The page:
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Capture One is coming to the iPad in early 2022 – Lightroom mobile will have a rival!

Capture One 21
(Image credit: Capture One)

Capture One has provided no details on the new Capture One for iPad edition, except to say that it will arrive in “early 2022”. It’s clearly a development announcement at this stage, but is nevertheless exciting news for iPad owning photographers.

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Capture One for iPad will join several high-end mobile photography tools already available for the Apple iPad. These include Affinity Photo for iPad, Photoshop for iPad and Lightroom.

These programs all interface with the desktop version using cloud synchronisation tools. Photoshop and Lightroom use Adobe’s own Creative Cloud servers, while Affinity Photo uses Apple’s native iCloud storage. We have no information yet on how the iPad edition of Capture One might work, but if Capture One can leverage the tools in iCloud there may be not need for a separate subscription service.

• See also: Why I dumped Lightroom CC and went back to Lightroom Classic (opens in new tab)

The new 12.9-inch M1 iPad Pro (opens in new tab) has stunned us with its performance – will it soon be running a mobile version of Capture One? (Image credit: Apple)
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Capture One and what it does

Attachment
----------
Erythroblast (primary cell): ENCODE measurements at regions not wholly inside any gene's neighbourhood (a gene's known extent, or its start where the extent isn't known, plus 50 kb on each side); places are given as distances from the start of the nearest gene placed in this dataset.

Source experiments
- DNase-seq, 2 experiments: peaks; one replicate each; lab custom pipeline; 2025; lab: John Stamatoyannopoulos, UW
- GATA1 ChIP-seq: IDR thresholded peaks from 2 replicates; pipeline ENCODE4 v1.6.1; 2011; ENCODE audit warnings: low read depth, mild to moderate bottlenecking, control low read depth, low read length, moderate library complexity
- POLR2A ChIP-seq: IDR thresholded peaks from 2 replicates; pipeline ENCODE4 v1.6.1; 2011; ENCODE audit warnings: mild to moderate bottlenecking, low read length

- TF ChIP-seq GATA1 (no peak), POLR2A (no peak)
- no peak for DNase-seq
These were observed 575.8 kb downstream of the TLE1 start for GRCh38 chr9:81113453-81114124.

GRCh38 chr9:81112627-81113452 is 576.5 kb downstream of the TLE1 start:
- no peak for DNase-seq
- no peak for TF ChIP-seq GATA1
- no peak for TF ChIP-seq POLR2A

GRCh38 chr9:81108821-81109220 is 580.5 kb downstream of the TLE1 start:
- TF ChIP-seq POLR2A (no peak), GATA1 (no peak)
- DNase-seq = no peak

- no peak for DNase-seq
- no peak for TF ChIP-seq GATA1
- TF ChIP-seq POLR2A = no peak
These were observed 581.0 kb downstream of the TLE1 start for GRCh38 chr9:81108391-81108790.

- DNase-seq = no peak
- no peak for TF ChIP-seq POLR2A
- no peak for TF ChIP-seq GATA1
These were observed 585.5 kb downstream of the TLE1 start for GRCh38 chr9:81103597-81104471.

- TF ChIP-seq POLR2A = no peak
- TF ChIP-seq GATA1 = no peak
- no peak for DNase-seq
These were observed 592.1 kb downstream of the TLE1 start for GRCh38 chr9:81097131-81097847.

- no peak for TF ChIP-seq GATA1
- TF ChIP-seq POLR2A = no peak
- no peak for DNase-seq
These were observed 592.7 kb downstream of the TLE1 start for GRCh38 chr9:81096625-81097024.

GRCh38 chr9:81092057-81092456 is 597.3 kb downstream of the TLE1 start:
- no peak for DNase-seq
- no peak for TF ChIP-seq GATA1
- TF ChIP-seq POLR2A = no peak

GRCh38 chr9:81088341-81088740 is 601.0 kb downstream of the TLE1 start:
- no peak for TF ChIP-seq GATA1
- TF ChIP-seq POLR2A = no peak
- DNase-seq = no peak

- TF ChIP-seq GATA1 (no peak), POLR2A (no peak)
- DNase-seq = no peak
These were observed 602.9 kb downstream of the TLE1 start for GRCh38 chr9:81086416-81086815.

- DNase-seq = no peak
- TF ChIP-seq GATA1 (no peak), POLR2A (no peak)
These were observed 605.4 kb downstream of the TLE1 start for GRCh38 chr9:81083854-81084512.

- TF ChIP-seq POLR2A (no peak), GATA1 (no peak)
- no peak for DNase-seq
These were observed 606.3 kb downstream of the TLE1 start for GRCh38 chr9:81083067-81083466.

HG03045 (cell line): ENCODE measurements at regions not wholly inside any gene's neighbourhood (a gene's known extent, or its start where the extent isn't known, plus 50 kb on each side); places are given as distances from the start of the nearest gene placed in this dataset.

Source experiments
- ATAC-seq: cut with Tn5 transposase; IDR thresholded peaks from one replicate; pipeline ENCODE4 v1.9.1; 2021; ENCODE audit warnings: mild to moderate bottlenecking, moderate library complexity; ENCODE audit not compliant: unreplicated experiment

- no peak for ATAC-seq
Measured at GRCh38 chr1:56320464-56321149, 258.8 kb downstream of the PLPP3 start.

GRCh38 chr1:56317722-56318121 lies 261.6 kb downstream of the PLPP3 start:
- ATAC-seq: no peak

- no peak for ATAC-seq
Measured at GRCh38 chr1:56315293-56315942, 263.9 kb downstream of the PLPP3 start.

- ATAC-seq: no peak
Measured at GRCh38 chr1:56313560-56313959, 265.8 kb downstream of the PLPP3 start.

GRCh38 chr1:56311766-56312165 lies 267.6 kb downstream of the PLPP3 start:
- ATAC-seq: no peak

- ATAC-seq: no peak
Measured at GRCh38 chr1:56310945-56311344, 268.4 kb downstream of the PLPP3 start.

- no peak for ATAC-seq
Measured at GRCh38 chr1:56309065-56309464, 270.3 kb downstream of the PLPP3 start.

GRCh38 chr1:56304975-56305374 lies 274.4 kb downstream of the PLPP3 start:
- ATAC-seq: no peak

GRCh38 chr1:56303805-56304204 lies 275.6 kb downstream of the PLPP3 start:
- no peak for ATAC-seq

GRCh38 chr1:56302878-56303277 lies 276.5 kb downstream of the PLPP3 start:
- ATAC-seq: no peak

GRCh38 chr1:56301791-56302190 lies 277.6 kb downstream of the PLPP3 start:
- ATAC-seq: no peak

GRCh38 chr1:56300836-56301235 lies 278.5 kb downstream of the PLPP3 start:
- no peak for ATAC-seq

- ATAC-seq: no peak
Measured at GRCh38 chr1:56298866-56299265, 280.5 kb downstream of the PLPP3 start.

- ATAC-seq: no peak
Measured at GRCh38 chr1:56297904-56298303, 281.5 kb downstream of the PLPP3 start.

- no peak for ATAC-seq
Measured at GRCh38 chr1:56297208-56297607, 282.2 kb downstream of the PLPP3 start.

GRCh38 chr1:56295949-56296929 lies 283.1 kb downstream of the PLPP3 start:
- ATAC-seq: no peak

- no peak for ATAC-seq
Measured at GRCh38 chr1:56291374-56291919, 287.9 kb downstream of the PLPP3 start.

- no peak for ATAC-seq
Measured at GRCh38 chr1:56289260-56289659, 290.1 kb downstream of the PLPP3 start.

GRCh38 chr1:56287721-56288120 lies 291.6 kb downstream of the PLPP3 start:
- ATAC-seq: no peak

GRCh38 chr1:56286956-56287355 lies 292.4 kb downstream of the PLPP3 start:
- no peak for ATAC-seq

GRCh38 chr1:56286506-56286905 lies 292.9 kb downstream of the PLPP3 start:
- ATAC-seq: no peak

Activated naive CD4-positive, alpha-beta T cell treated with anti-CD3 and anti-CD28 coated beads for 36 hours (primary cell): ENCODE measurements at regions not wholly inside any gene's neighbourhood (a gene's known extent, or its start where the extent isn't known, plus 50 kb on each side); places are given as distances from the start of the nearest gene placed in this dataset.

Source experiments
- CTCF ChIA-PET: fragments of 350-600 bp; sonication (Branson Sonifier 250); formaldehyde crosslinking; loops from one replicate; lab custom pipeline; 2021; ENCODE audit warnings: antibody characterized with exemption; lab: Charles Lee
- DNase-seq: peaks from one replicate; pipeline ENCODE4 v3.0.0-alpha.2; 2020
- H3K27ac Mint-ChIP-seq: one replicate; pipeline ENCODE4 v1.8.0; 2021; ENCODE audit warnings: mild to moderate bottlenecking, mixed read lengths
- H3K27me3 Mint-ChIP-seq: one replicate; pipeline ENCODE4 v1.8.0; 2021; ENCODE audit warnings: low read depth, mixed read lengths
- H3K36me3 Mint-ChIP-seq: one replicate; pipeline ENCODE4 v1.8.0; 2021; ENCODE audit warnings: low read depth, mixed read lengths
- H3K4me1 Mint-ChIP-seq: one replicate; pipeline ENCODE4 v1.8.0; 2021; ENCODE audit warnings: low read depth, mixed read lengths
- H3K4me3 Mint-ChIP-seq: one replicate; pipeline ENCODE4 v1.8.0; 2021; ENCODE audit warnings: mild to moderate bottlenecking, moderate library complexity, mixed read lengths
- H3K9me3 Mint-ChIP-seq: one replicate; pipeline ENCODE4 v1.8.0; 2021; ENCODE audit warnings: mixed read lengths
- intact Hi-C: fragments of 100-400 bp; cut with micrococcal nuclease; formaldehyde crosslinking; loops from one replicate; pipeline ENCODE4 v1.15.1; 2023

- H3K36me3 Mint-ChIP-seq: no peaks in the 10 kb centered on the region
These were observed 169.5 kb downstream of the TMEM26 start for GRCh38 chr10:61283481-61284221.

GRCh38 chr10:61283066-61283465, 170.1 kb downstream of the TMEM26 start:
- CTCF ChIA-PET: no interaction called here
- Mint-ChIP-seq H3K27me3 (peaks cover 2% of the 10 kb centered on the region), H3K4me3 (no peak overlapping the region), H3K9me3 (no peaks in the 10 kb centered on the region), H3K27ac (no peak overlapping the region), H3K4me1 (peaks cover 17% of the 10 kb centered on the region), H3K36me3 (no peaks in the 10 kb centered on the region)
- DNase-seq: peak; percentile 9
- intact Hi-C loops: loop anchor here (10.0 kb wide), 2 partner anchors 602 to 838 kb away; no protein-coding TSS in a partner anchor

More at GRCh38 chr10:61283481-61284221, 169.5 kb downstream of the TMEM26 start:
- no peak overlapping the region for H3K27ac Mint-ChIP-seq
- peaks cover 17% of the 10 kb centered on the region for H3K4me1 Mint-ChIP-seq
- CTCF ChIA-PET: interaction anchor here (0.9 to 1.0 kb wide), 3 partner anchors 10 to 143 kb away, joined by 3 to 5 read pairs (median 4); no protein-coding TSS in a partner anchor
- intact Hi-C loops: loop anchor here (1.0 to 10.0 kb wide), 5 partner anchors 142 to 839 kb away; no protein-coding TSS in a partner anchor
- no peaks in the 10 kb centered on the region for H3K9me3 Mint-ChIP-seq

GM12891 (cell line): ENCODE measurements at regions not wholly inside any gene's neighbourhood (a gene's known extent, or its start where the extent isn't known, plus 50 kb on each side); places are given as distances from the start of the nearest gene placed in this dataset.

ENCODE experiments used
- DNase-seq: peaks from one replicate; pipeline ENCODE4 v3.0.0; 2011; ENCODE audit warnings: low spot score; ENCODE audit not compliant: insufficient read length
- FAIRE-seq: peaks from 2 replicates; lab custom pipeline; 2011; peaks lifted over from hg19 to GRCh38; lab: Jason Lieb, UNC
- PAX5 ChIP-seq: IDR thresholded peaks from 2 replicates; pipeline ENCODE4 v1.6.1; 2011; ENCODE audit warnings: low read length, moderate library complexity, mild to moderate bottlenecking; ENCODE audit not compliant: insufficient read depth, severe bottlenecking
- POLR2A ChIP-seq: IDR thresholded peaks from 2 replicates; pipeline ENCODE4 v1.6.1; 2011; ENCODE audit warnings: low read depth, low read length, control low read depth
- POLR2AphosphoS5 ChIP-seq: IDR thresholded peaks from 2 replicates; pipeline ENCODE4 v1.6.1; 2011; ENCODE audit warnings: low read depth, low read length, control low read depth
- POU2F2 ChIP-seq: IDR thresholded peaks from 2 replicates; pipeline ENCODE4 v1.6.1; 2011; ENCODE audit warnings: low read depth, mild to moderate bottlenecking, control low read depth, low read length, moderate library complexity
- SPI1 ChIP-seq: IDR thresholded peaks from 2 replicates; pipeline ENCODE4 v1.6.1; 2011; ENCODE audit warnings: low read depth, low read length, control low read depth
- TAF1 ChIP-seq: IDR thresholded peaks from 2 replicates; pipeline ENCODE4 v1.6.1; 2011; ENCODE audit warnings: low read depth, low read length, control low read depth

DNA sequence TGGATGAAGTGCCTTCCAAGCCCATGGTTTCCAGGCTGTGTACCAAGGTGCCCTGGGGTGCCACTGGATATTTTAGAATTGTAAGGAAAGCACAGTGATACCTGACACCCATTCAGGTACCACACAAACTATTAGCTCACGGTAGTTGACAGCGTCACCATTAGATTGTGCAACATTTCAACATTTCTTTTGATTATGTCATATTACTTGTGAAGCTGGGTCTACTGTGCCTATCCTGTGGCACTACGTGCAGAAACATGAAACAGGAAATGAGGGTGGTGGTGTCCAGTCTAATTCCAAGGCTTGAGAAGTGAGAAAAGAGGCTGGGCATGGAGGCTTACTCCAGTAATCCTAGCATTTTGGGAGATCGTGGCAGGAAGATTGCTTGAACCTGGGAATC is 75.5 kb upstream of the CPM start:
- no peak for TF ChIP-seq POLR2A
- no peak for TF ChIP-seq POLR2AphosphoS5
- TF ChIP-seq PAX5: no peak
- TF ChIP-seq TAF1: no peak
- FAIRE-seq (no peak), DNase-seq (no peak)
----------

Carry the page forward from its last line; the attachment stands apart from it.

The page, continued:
The existing desktop edition of Capture One is like a high-end Lightroom alternative, offering non-destructive editing and raw processing, seamless raw processing alongside regular JPEG and TIFF files, local image adjustments and preset Styles.

The differences between Capture One and Lightroom are mainly in their raw processing, Styles/presets and local adjustments. Capture One tends to produce finer detail with less noise, it has a smaller ecosystem of premium quality editing Styles (Presets, in Lightroom), and a more advanced system of local adjustments based around adjustment layers and both parametric (adjustable) masks and highly editable raster (bitmap) masks.

Unlike Lightroom, Capture One is available both on a subscription and as a single purchase. The ‘all cameras’ version is the most versatile, but there are also cheaper Nikon, Sony or Fujifilm editions for photographers who use those brands specifically.

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Rod is the Group Reviews editor for Digital Camera World and across Future's entire photography portfolio, with decades of experience with cameras of all kinds. Previously he has been technique editor on N-Photo, Head of Testing for the photography division and Camera Channel editor on TechRadar. He has been writing about photography technique, photo editing and digital cameras since they first appeared, and before that began his career writing about film photography. He has used and reviewed practically every interchangeable lens camera launched in the past 20 years, from entry-level DSLRs to medium format cameras, together with lenses, tripods, gimbals, light meters, camera bags and more.